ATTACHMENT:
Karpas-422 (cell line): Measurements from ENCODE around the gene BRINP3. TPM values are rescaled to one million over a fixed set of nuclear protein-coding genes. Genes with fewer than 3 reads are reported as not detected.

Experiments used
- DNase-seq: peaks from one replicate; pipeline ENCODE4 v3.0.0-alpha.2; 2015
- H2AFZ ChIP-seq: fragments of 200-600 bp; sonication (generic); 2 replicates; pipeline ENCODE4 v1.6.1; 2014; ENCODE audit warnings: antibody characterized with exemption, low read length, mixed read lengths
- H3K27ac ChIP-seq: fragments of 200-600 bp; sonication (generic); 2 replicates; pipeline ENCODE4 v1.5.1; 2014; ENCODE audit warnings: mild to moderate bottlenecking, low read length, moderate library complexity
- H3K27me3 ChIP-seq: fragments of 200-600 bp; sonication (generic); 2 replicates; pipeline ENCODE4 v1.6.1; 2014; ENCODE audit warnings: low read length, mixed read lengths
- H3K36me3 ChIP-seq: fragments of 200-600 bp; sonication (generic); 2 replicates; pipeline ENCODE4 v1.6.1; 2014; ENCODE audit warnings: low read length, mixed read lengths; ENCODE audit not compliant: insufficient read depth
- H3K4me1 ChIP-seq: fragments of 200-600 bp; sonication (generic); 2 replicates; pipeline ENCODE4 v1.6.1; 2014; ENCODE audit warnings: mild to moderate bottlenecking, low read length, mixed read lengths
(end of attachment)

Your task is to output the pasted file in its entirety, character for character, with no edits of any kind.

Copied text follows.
Karpas-422 (cell line): Measurements from ENCODE around the gene BRINP3. TPM values are rescaled to one million over a fixed set of nuclear protein-coding genes. Genes with fewer than 3 reads are reported as not detected.

Experiments used
- DNase-seq: peaks from one replicate; pipeline ENCODE4 v3.0.0-alpha.2; 2015
- H2AFZ ChIP-seq: fragments of 200-600 bp; sonication (generic); 2 replicates; pipeline ENCODE4 v1.6.1; 2014; ENCODE audit warnings: antibody characterized with exemption, low read length, mixed read lengths
- H3K27ac ChIP-seq: fragments of 200-600 bp; sonication (generic); 2 replicates; pipeline ENCODE4 v1.5.1; 2014; ENCODE audit warnings: mild to moderate bottlenecking, low read length, moderate library complexity
- H3K27me3 ChIP-seq: fragments of 200-600 bp; sonication (generic); 2 replicates; pipeline ENCODE4 v1.6.1; 2014; ENCODE audit warnings: low read length, mixed read lengths
- H3K36me3 ChIP-seq: fragments of 200-600 bp; sonication (generic); 2 replicates; pipeline ENCODE4 v1.6.1; 2014; ENCODE audit warnings: low read length, mixed read lengths; ENCODE audit not compliant: insufficient read depth
- H3K4me1 ChIP-seq: fragments of 200-600 bp; sonication (generic); 2 replicates; pipeline ENCODE4 v1.6.1; 2014; ENCODE audit warnings: mild to moderate bottlenecking, low read length, mixed read lengths